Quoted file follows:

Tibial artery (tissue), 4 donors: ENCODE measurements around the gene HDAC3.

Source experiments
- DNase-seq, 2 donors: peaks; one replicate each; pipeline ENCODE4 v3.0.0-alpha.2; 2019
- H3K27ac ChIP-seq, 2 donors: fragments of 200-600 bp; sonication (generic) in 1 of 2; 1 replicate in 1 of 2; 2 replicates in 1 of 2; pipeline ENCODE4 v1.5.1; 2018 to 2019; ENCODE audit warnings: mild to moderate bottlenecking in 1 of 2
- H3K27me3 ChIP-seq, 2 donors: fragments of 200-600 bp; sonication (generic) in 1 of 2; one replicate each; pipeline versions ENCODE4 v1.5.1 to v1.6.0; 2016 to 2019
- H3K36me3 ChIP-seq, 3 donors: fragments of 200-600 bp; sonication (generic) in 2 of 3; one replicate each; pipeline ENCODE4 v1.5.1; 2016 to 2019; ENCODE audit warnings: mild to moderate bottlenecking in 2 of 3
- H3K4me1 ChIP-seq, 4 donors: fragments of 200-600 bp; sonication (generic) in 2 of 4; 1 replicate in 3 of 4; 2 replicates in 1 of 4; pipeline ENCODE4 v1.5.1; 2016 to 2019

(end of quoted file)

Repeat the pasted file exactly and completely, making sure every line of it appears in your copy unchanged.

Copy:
Tibial artery (tissue), 4 donors: ENCODE measurements around the gene HDAC3.

Source experiments
- DNase-seq, 2 donors: peaks; one replicate each; pipeline ENCODE4 v3.0.0-alpha.2; 2019
- H3K27ac ChIP-seq, 2 donors: fragments of 200-600 bp; sonication (generic) in 1 of 2; 1 replicate in 1 of 2; 2 replicates in 1 of 2; pipeline ENCODE4 v1.5.1; 2018 to 2019; ENCODE audit warnings: mild to moderate bottlenecking in 1 of 2
- H3K27me3 ChIP-seq, 2 donors: fragments of 200-600 bp; sonication (generic) in 1 of 2; one replicate each; pipeline versions ENCODE4 v1.5.1 to v1.6.0; 2016 to 2019
- H3K36me3 ChIP-seq, 3 donors: fragments of 200-600 bp; sonication (generic) in 2 of 3; one replicate each; pipeline ENCODE4 v1.5.1; 2016 to 2019; ENCODE audit warnings: mild to moderate bottlenecking in 2 of 3
- H3K4me1 ChIP-seq, 4 donors: fragments of 200-600 bp; sonication (generic) in 2 of 4; 1 replicate in 3 of 4; 2 replicates in 1 of 4; pipeline ENCODE4 v1.5.1; 2016 to 2019